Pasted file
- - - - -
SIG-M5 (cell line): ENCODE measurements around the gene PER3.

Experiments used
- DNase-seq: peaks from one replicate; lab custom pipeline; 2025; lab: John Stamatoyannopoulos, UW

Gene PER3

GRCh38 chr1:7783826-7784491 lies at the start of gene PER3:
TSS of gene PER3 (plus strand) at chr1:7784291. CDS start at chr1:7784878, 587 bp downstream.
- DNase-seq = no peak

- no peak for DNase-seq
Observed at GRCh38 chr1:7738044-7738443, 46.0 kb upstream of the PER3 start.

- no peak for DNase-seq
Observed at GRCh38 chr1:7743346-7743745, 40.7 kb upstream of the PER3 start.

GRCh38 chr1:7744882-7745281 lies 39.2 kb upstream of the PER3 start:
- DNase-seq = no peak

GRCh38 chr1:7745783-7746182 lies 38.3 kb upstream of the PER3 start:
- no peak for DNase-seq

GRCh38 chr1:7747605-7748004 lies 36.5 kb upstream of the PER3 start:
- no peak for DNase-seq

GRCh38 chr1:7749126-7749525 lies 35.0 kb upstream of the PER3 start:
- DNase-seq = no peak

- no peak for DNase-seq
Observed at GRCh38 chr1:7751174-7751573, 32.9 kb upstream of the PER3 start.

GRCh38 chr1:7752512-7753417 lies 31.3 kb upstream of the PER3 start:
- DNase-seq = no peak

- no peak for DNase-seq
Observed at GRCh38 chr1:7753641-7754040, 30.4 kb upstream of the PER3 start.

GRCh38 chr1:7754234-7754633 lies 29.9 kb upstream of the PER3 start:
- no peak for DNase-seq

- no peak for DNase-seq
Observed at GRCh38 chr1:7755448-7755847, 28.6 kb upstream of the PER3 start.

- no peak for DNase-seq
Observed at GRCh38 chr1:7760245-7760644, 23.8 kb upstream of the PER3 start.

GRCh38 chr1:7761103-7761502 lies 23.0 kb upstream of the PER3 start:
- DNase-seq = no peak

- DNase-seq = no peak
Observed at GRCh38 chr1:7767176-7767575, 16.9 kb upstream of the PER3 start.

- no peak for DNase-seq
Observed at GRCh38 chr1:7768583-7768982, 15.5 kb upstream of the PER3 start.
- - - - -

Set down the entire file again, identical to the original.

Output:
SIG-M5 (cell line): ENCODE measurements around the gene PER3.

Experiments used
- DNase-seq: peaks from one replicate; lab custom pipeline; 2025; lab: John Stamatoyannopoulos, UW

Gene PER3

GRCh38 chr1:7783826-7784491 lies at the start of gene PER3:
TSS of gene PER3 (plus strand) at chr1:7784291. CDS start at chr1:7784878, 587 bp downstream.
- DNase-seq = no peak

- no peak for DNase-seq
Observed at GRCh38 chr1:7738044-7738443, 46.0 kb upstream of the PER3 start.

- no peak for DNase-seq
Observed at GRCh38 chr1:7743346-7743745, 40.7 kb upstream of the PER3 start.

GRCh38 chr1:7744882-7745281 lies 39.2 kb upstream of the PER3 start:
- DNase-seq = no peak

GRCh38 chr1:7745783-7746182 lies 38.3 kb upstream of the PER3 start:
- no peak for DNase-seq

GRCh38 chr1:7747605-7748004 lies 36.5 kb upstream of the PER3 start:
- no peak for DNase-seq

GRCh38 chr1:7749126-7749525 lies 35.0 kb upstream of the PER3 start:
- DNase-seq = no peak

- no peak for DNase-seq
Observed at GRCh38 chr1:7751174-7751573, 32.9 kb upstream of the PER3 start.

GRCh38 chr1:7752512-7753417 lies 31.3 kb upstream of the PER3 start:
- DNase-seq = no peak

- no peak for DNase-seq
Observed at GRCh38 chr1:7753641-7754040, 30.4 kb upstream of the PER3 start.

GRCh38 chr1:7754234-7754633 lies 29.9 kb upstream of the PER3 start:
- no peak for DNase-seq

- no peak for DNase-seq
Observed at GRCh38 chr1:7755448-7755847, 28.6 kb upstream of the PER3 start.

- no peak for DNase-seq
Observed at GRCh38 chr1:7760245-7760644, 23.8 kb upstream of the PER3 start.

GRCh38 chr1:7761103-7761502 lies 23.0 kb upstream of the PER3 start:
- DNase-seq = no peak

- DNase-seq = no peak
Observed at GRCh38 chr1:7767176-7767575, 16.9 kb upstream of the PER3 start.

- no peak for DNase-seq
Observed at GRCh38 chr1:7768583-7768982, 15.5 kb upstream of the PER3 start.